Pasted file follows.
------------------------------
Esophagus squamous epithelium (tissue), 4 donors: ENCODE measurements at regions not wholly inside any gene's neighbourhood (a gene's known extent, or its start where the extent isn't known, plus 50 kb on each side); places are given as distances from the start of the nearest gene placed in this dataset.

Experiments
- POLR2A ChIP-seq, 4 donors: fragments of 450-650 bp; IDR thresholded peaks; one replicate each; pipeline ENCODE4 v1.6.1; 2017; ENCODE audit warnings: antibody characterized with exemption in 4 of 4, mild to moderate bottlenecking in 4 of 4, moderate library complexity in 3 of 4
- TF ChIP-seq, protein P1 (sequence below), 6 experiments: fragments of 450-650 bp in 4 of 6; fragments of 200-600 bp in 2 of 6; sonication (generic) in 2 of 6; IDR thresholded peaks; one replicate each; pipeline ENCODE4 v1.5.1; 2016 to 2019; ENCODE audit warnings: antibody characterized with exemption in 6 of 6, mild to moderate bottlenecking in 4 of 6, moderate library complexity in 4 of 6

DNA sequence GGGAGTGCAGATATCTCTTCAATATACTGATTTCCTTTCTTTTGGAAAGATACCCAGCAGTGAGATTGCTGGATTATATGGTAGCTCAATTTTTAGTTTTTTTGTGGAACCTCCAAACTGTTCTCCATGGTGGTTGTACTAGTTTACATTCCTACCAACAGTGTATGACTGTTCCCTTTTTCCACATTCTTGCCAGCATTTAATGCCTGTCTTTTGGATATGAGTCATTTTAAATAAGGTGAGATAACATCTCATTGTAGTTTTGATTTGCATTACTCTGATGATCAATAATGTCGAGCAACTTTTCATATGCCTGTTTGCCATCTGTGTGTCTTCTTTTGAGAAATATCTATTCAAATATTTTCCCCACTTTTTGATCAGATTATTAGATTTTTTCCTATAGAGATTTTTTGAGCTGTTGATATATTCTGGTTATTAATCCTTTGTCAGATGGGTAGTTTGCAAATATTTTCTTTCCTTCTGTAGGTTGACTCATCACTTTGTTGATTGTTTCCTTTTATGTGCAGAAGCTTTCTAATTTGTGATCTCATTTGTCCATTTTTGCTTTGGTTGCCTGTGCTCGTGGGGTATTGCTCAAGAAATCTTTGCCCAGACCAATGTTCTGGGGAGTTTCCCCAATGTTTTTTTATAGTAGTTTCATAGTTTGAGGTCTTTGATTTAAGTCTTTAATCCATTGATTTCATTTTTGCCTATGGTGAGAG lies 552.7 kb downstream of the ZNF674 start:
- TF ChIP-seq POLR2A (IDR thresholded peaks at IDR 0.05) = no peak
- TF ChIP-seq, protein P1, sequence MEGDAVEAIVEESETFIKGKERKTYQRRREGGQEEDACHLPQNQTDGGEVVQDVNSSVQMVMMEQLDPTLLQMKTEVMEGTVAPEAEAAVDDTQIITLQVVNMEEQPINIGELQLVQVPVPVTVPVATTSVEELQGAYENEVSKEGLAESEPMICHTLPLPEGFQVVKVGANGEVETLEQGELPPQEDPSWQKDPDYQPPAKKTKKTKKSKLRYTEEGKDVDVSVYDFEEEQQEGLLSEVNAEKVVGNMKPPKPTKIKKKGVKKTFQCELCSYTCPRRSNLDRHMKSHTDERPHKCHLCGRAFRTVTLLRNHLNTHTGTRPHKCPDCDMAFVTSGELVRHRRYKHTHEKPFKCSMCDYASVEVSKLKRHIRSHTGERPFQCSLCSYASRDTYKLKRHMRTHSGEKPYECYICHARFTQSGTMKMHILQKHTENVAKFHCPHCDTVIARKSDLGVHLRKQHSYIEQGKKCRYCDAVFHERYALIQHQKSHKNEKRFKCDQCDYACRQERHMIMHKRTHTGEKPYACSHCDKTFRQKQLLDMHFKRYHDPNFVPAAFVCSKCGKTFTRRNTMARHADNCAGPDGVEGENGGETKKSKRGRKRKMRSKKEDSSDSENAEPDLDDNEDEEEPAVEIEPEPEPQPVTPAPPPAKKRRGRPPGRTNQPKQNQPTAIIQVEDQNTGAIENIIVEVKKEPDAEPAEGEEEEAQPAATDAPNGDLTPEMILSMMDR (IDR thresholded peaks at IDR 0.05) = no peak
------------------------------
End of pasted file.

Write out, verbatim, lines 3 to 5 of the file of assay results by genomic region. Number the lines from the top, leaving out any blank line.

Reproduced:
- POLR2A ChIP-seq, 4 donors: fragments of 450-650 bp; IDR thresholded peaks; one replicate each; pipeline ENCODE4 v1.6.1; 2017; ENCODE audit warnings: antibody characterized with exemption in 4 of 4, mild to moderate bottlenecking in 4 of 4, moderate library complexity in 3 of 4
- TF ChIP-seq, protein P1 (sequence below), 6 experiments: fragments of 450-650 bp in 4 of 6; fragments of 200-600 bp in 2 of 6; sonication (generic) in 2 of 6; IDR thresholded peaks; one replicate each; pipeline ENCODE4 v1.5.1; 2016 to 2019; ENCODE audit warnings: antibody characterized with exemption in 6 of 6, mild to moderate bottlenecking in 4 of 6, moderate library complexity in 4 of 6

DNA sequence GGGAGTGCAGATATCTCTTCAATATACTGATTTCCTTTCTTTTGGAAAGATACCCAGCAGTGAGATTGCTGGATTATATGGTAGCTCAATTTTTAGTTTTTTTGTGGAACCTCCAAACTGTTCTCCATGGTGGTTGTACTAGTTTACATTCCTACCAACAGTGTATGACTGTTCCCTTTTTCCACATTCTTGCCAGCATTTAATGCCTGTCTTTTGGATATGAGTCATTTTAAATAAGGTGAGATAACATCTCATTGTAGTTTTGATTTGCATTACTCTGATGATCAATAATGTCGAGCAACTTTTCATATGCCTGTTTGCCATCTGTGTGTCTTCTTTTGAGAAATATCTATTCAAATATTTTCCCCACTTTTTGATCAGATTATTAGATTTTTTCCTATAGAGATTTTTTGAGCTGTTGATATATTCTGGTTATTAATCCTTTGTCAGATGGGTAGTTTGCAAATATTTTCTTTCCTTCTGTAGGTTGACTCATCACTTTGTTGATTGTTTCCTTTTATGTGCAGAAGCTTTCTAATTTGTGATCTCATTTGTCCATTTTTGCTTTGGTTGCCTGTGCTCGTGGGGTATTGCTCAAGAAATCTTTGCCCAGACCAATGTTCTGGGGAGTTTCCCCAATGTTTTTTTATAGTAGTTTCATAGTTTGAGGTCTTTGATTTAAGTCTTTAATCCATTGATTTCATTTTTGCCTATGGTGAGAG lies 552.7 kb downstream of the ZNF674 start: